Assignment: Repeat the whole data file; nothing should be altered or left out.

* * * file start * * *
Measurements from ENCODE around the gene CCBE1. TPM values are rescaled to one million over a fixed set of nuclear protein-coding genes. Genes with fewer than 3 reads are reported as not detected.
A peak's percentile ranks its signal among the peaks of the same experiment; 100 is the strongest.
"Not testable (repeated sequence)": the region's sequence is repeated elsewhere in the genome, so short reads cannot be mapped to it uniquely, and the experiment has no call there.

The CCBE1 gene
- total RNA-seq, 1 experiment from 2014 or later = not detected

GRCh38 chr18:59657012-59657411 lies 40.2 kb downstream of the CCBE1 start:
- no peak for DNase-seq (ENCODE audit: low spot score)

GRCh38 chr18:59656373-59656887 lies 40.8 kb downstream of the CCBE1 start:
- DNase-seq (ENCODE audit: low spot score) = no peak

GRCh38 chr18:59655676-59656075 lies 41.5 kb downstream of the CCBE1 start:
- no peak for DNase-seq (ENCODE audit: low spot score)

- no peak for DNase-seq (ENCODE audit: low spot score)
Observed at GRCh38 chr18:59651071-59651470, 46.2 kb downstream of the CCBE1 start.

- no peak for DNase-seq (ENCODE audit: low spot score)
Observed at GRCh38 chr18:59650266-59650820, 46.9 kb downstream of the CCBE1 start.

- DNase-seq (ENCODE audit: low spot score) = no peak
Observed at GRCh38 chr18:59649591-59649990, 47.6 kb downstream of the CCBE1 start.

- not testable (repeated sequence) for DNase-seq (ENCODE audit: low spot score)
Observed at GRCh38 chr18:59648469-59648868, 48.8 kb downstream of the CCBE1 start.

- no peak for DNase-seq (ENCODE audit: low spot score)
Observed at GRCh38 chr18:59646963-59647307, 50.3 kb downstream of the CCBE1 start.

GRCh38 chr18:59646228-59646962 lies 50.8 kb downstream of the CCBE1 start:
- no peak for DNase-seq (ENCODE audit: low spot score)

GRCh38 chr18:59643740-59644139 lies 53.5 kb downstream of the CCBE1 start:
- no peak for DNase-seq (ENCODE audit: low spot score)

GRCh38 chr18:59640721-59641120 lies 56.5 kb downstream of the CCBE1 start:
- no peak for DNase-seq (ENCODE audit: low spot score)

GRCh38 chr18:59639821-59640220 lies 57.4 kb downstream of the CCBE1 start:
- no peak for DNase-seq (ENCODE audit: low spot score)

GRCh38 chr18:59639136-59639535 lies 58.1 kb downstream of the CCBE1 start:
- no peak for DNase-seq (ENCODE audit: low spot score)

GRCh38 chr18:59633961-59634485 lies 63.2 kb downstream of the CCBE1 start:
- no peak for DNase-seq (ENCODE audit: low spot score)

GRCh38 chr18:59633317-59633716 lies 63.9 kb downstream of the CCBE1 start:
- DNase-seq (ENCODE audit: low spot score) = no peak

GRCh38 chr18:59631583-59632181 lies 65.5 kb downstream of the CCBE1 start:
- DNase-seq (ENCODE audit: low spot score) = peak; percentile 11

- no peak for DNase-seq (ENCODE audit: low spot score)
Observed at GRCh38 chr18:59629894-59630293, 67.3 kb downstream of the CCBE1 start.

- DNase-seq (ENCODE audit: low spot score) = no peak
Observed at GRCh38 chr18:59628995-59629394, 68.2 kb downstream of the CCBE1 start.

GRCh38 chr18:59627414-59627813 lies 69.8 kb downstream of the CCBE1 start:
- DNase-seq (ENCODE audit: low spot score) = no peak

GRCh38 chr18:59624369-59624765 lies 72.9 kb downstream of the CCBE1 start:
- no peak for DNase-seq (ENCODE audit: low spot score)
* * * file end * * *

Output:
Measurements from ENCODE around the gene CCBE1. TPM values are rescaled to one million over a fixed set of nuclear protein-coding genes. Genes with fewer than 3 reads are reported as not detected.
A peak's percentile ranks its signal among the peaks of the same experiment; 100 is the strongest.
"Not testable (repeated sequence)": the region's sequence is repeated elsewhere in the genome, so short reads cannot be mapped to it uniquely, and the experiment has no call there.

The CCBE1 gene
- total RNA-seq, 1 experiment from 2014 or later = not detected

GRCh38 chr18:59657012-59657411 lies 40.2 kb downstream of the CCBE1 start:
- no peak for DNase-seq (ENCODE audit: low spot score)

GRCh38 chr18:59656373-59656887 lies 40.8 kb downstream of the CCBE1 start:
- DNase-seq (ENCODE audit: low spot score) = no peak

GRCh38 chr18:59655676-59656075 lies 41.5 kb downstream of the CCBE1 start:
- no peak for DNase-seq (ENCODE audit: low spot score)

- no peak for DNase-seq (ENCODE audit: low spot score)
Observed at GRCh38 chr18:59651071-59651470, 46.2 kb downstream of the CCBE1 start.

- no peak for DNase-seq (ENCODE audit: low spot score)
Observed at GRCh38 chr18:59650266-59650820, 46.9 kb downstream of the CCBE1 start.

- DNase-seq (ENCODE audit: low spot score) = no peak
Observed at GRCh38 chr18:59649591-59649990, 47.6 kb downstream of the CCBE1 start.

- not testable (repeated sequence) for DNase-seq (ENCODE audit: low spot score)
Observed at GRCh38 chr18:59648469-59648868, 48.8 kb downstream of the CCBE1 start.

- no peak for DNase-seq (ENCODE audit: low spot score)
Observed at GRCh38 chr18:59646963-59647307, 50.3 kb downstream of the CCBE1 start.

GRCh38 chr18:59646228-59646962 lies 50.8 kb downstream of the CCBE1 start:
- no peak for DNase-seq (ENCODE audit: low spot score)

GRCh38 chr18:59643740-59644139 lies 53.5 kb downstream of the CCBE1 start:
- no peak for DNase-seq (ENCODE audit: low spot score)

GRCh38 chr18:59640721-59641120 lies 56.5 kb downstream of the CCBE1 start:
- no peak for DNase-seq (ENCODE audit: low spot score)

GRCh38 chr18:59639821-59640220 lies 57.4 kb downstream of the CCBE1 start:
- no peak for DNase-seq (ENCODE audit: low spot score)

GRCh38 chr18:59639136-59639535 lies 58.1 kb downstream of the CCBE1 start:
- no peak for DNase-seq (ENCODE audit: low spot score)

GRCh38 chr18:59633961-59634485 lies 63.2 kb downstream of the CCBE1 start:
- no peak for DNase-seq (ENCODE audit: low spot score)

GRCh38 chr18:59633317-59633716 lies 63.9 kb downstream of the CCBE1 start:
- DNase-seq (ENCODE audit: low spot score) = no peak

GRCh38 chr18:59631583-59632181 lies 65.5 kb downstream of the CCBE1 start:
- DNase-seq (ENCODE audit: low spot score) = peak; percentile 11

- no peak for DNase-seq (ENCODE audit: low spot score)
Observed at GRCh38 chr18:59629894-59630293, 67.3 kb downstream of the CCBE1 start.

- DNase-seq (ENCODE audit: low spot score) = no peak
Observed at GRCh38 chr18:59628995-59629394, 68.2 kb downstream of the CCBE1 start.

GRCh38 chr18:59627414-59627813 lies 69.8 kb downstream of the CCBE1 start:
- DNase-seq (ENCODE audit: low spot score) = no peak

GRCh38 chr18:59624369-59624765 lies 72.9 kb downstream of the CCBE1 start:
- no peak for DNase-seq (ENCODE audit: low spot score)